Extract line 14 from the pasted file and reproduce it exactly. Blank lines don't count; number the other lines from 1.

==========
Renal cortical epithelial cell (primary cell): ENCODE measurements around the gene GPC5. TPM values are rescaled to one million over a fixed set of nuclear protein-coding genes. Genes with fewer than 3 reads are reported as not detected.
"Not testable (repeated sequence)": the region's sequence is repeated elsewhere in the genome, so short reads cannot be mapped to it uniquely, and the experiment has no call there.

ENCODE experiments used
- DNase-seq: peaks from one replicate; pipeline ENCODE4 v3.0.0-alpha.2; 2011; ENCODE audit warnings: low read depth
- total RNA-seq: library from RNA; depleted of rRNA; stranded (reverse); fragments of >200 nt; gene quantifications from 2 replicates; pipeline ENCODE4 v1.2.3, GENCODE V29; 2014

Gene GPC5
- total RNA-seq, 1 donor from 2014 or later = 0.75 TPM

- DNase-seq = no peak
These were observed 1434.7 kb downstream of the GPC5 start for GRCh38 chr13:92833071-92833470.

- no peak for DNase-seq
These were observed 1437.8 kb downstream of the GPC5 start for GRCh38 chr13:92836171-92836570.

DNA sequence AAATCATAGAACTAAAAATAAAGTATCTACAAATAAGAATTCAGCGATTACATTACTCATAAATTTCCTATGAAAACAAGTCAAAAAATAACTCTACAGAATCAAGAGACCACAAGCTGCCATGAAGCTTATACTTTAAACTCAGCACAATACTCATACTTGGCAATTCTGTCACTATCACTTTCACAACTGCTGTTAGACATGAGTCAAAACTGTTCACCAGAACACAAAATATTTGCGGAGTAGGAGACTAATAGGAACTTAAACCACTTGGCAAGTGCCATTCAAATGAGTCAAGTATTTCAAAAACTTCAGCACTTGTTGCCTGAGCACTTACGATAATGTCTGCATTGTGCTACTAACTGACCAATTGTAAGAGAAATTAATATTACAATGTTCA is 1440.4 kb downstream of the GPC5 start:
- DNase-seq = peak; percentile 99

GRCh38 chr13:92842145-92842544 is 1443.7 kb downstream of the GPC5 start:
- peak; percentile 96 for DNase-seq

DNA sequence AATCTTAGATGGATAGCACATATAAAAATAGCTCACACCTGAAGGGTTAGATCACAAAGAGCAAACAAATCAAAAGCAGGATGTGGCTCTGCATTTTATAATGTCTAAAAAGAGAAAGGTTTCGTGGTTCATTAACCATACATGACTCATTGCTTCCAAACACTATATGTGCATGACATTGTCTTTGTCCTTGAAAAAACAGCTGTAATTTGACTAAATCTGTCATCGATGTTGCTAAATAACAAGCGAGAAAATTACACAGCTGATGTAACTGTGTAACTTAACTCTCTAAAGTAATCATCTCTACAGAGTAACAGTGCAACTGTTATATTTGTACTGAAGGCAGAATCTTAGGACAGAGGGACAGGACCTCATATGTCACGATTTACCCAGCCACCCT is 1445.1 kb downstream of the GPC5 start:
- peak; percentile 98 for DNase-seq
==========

GRCh38 chr13:92842145-92842544 is 1443.7 kb downstream of the GPC5 start: